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VPNs: Beyond basic connectivity

'Security and connectivity' are key concern areas for most CIOs and CTOs. A VPN (Virtual Private Network) solution is the likely answer to both these problems. VPNs are in the early stages of adoption in India, but provide tantalizing benefits to customers and carriers. Features like, security and QoS (Quality of Service), provide significant cost savings over pure leased lines in the long run. Srinivas Mulugu, Consulting Engineer, Juniper Networks shares his knowledge on VPNs reveals a future path for their evolution. by Soutiman Das Gupta

An emerging VPN technology is optical VPNs. These are wavelength-based or Lambda-based VPNs

How has the nature of VPNs changed since its inception?
The first corporate networks were based on dedicated leased lines interconnecting various offices of an enterprise. These networks offered connectivity but were expensive, difficult to provision, and used excess bandwidth. The first VPNs were based on Layer 2 circuits like Frame Relay, ATM (Asynchronous Transfer Mode), and X.25 to some extent. These VPNs were easy to provision than dedicated lines, and allowed users to share a common infrastructure for all the VPNs.

However these traditional VPNs had drawbacks. They were slow and not as scalable as the users would like them to be. As organizations grew, diversified its businesses, and spread across the globe, it felt the need for trans-continental connectivity and efficient security mechanisms. This exposed the limitations and inadequacies of the various VPN technologies. Operations became difficult and the cost of maintenance and overheads increased.

Over the last one and a half years, a standard called MPLS (MultiProtocol Label Switching) has gained popularity. It has emerged as the most scalable VPN implementation in the IP and data communications world. MPLS is a standardized protocol and MPLS-based VPNs are in the process of being standardized. Most vendors support MPLS-based VPNs, as it allows routers from different vendors to talk to each other.

Why don't Indian enterprises use VPNs extensively?
Computerization in Indian industries has not grown as rapidly as projected five years ago. Most medium-sized enterprises have not established a full-scale network that performs mission-critical functions. This has created moderate 'pockets' of demand for VPNs. The level of computerization achieved by an enterprise is a big factor. Only about 40 companies in India use VPNs in a reasonable way. The others prefer to use smaller point-to-point or point-to-multipoint links.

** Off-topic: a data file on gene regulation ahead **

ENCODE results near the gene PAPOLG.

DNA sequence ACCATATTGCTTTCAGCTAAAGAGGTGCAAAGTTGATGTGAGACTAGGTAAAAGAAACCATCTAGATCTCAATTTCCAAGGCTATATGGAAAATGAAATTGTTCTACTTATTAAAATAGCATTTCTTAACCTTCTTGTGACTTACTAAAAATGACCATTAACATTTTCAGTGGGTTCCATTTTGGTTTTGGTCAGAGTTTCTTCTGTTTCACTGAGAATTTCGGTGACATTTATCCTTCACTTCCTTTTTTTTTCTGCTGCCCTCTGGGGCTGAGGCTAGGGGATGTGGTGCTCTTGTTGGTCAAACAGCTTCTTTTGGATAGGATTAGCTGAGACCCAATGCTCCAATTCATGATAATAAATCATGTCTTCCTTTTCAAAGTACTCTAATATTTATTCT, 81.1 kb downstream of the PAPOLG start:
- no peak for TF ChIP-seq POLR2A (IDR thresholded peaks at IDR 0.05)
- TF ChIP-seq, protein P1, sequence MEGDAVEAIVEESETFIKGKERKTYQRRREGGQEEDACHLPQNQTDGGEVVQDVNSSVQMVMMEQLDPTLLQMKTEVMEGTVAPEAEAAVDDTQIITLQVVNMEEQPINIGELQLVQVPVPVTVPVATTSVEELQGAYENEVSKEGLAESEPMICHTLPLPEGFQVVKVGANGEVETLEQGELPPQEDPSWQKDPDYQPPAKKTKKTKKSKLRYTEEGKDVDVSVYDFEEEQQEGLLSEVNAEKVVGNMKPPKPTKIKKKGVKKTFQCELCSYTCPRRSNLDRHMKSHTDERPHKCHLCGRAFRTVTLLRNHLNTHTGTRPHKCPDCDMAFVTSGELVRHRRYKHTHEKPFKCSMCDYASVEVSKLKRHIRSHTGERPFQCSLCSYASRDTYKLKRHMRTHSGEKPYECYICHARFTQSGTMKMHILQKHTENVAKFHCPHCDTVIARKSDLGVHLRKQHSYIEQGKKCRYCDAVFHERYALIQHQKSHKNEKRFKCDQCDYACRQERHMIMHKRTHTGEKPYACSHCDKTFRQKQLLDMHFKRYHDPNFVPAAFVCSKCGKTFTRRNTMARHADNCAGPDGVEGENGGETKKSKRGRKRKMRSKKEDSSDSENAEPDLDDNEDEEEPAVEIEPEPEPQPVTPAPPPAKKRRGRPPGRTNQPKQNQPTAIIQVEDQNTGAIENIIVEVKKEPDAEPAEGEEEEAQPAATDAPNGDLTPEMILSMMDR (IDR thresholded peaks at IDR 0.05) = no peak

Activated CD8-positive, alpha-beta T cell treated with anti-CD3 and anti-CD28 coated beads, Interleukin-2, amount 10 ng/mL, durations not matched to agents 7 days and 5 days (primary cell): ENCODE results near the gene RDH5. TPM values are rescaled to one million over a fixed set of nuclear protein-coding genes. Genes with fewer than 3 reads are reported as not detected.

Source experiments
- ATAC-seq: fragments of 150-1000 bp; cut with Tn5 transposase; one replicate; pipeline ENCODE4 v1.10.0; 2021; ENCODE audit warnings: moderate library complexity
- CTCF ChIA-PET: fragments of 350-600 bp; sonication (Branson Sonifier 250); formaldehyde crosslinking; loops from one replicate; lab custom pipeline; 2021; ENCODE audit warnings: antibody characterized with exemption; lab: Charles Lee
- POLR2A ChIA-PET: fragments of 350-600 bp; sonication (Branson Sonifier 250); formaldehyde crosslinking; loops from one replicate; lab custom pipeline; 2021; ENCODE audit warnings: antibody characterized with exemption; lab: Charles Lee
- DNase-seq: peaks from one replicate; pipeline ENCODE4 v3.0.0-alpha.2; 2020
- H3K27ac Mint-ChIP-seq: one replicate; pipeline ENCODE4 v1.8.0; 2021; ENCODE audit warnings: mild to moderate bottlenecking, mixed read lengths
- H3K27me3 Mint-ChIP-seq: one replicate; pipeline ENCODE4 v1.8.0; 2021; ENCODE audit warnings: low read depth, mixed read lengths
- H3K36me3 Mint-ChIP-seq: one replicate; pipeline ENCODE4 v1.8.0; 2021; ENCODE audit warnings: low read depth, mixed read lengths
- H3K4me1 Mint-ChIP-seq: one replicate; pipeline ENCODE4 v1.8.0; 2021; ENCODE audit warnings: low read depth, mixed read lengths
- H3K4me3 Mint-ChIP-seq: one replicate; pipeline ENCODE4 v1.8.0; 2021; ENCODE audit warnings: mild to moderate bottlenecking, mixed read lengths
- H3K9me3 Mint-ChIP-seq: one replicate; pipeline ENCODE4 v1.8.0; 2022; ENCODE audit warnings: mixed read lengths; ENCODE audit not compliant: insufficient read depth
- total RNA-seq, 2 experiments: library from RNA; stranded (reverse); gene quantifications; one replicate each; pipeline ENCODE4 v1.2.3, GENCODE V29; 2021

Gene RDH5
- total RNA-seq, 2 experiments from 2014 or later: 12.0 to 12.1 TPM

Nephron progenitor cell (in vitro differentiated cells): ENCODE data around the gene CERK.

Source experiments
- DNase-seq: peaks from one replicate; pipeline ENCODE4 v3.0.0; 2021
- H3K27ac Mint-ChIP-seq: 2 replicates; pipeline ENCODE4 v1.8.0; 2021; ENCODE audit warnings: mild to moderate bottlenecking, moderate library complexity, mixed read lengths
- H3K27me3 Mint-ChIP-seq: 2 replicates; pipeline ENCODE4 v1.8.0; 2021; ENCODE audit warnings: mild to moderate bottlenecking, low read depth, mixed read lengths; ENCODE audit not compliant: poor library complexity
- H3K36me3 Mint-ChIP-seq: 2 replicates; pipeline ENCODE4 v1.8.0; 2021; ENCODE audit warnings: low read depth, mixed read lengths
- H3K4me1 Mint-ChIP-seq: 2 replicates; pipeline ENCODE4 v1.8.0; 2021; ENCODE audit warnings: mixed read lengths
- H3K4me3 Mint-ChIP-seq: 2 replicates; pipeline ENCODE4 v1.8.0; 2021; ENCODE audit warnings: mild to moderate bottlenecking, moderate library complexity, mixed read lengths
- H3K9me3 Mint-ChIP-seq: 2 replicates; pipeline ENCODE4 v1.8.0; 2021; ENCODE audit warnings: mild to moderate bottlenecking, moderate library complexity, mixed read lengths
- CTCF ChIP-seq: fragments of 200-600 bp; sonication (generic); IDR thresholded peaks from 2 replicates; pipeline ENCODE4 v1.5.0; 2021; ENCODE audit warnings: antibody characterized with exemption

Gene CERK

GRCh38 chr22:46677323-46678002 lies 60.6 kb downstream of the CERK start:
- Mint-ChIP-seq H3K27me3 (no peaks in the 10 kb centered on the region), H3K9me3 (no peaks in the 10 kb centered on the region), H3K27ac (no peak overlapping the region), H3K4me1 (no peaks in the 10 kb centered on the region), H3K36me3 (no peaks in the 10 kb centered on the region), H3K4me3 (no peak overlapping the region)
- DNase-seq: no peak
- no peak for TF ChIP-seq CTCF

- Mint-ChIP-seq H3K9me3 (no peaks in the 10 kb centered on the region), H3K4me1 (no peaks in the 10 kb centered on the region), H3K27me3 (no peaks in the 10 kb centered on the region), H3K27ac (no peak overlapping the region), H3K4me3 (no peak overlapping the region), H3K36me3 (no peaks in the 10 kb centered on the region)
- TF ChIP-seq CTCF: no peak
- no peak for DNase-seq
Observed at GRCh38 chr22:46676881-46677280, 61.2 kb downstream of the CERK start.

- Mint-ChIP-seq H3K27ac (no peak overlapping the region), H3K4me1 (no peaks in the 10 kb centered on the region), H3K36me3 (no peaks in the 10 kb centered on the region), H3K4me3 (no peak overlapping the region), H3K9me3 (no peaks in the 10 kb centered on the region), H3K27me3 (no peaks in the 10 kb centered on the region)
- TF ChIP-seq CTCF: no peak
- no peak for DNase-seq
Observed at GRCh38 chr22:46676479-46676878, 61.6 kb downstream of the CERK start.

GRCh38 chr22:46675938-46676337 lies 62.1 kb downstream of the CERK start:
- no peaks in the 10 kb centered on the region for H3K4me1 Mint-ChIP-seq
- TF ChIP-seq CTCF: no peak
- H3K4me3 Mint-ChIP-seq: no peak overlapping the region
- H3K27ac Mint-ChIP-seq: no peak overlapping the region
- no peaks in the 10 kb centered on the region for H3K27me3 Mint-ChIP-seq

MPLS-based VPNs are technologically great. But the cost of last mile access is very high in India. This makes it cheaper to use a leased line between two geographically distant locations.

I hope that long distance licenses open up in the next few quarters and connection fees for the last mile will drop substantially. This will give rise to more VPN requirements and enterprise will be happy to outsource their networking requirements.

Why do you think are enterprises not using VPNs optimally?
Most enterprises tend to use a VPN only as a connectivity tool and do not think beyond basic connectivity. A VPN also performs a major function of security for the enterprise. Moreover, enterprises prefer to install a VPN that will only address its current requirements. And when requirements become larger, the company has no choice but to invest in more equipment. This may not be the correct strategy. Companies should use a solution that can support its requirements today and scale up as it grows without a significant impact on costs.

What strategy can an enterprise employ for its VPN needs?
A simple strategy is to invest and set up your own VPN. An enterprise can use its own pipes and connect between offices. This requires a substantial cost upfront, but the cost is justified in the long run.